Women bear a disproportionate burden of the world’s poverty. Statistics indicate that women are more likely than men to be poor and at risk of hunger because of the systematic discrimination they face in education, health care, employment and control of assets. Poverty implications are widespread for women, leaving many without even basic rights such as access to clean drinking water, sanitation, medical care and decent employment. Being poor can also mean they have little protection from violence and have no role in decision making.
According to some estimates, women represent 70 percent of the world’s poor. They are often paid less than men for their work, with the average wage gap in 2008 being 17 percent. Women face persistent discrimination when they apply for credit for business or self-employment and are often concentrated in insecure, unsafe and low-wage work. Eight out of ten women workers are considered to be in vulnerable employment in sub-Saharan Africa and South Asia, with global economic changes taking a huge toll on their livelihoods.
The current financial crisis is likely to affect women particularly severely. In many developing countries where women work in export-led factories, or in countries where migrant women workers are the backbone of service industries, women’s jobs have taken the greatest hit. The International Labour Organization estimates that the economic downturn could lead to 22 million more unemployed women in 2009, jeopardizing the gains made in the last few decades in women’s empowerment.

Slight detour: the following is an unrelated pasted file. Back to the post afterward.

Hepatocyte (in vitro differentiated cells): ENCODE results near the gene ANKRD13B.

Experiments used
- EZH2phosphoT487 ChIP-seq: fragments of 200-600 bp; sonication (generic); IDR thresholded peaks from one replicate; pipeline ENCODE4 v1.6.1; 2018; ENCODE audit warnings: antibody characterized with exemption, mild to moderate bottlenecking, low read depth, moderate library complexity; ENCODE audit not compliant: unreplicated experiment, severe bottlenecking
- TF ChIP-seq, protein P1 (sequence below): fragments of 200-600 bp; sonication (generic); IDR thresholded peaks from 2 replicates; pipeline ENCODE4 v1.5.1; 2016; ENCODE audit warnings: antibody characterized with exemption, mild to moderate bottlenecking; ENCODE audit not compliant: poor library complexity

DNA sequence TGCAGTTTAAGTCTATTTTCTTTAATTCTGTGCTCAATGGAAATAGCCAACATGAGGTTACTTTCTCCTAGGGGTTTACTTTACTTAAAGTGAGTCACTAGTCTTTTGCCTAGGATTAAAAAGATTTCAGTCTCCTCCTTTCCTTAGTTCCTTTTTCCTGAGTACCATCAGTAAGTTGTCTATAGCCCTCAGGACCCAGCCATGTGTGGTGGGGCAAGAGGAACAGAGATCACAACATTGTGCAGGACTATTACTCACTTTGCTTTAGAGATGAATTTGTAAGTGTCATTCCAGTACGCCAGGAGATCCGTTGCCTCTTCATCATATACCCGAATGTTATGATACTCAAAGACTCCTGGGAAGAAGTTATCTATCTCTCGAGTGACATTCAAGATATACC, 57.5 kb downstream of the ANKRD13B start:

In many countries, however, the impact goes far beyond the loss of formal jobs, as the majority of women tend to work in the informal sector, for example as domestics in cities, and do not show up in official unemployment numbers. Economic policies and institutions still mostly fail to take gender disparities into account, from tax and budget systems to trade regimes. And with too few seats at the tables where economic decisions are made, women themselves have limited opportunity to influence policy.
Advancing women’s economic security and rights has always been a core UN Women priority. UN Women supports women to reshape conditions at both ends of the economic spectrum — from boosting women’s participation in economic policy-making to supporting efforts to provide women and their communities with practical skills needed for securing sustainable livelihoods.
In more than 40 countries, for example, UN Women supports national and local initiatives to include gender perspectives in budgeting processes, and to collect and use sex-disaggregated data in public policy formulation to ensure that macro-economic policy frameworks address women’s priorities. UN Women also works to strengthen women’s rights to land and inheritance, increase their access to credit and decent work, and empower women migrant workers as well as home-based workers.